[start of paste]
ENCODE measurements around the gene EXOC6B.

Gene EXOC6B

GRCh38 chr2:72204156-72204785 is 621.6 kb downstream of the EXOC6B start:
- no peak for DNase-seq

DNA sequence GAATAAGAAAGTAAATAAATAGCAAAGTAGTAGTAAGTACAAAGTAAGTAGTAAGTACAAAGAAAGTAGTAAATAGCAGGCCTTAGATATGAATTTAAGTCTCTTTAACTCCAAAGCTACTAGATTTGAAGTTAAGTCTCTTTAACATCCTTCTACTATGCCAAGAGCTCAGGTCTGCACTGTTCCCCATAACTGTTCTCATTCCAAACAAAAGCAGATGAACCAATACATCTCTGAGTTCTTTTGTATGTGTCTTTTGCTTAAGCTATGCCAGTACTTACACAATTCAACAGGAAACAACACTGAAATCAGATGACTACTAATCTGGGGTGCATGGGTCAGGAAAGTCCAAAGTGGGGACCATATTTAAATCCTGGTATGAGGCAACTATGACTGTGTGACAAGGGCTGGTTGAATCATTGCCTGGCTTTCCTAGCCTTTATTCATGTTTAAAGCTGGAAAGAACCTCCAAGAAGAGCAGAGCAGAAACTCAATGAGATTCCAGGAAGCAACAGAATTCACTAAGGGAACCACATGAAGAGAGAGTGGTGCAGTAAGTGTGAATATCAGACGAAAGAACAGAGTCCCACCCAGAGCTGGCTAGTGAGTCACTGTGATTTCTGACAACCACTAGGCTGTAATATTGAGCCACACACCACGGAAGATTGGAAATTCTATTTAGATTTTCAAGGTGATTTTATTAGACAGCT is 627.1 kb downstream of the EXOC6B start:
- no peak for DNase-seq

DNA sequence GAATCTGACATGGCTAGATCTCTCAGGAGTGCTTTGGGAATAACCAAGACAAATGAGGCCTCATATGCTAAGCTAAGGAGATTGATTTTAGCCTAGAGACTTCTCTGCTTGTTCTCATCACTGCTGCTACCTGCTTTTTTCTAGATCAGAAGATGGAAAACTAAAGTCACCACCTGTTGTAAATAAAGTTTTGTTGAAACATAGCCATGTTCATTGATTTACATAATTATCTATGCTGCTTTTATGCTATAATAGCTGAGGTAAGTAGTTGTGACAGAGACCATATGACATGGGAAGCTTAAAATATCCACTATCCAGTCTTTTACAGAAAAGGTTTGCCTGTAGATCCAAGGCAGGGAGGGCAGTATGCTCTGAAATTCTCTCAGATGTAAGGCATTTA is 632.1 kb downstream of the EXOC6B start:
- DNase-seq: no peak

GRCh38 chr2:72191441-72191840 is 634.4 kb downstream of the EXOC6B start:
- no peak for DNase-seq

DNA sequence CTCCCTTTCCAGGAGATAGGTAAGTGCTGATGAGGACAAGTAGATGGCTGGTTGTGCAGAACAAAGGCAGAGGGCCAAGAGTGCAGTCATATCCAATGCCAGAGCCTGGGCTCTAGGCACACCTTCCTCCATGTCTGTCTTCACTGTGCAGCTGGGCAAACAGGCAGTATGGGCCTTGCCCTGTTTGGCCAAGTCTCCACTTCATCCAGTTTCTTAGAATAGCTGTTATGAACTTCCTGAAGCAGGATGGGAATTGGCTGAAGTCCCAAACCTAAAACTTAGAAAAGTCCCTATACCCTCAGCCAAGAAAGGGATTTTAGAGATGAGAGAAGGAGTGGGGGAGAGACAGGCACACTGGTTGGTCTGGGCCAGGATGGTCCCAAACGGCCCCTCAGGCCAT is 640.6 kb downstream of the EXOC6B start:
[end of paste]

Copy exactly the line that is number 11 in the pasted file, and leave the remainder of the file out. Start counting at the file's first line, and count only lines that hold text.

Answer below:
DNA sequence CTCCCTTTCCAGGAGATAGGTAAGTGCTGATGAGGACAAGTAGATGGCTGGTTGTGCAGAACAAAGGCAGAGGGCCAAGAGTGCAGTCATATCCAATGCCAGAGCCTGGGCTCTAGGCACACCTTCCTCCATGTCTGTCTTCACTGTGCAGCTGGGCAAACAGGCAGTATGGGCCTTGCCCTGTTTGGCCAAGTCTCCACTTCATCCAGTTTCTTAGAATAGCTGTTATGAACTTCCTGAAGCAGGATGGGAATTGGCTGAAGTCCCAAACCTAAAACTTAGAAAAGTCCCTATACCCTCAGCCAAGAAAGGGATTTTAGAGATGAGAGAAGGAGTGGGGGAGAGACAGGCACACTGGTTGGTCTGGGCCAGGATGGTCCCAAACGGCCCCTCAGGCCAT is 640.6 kb downstream of the EXOC6B start: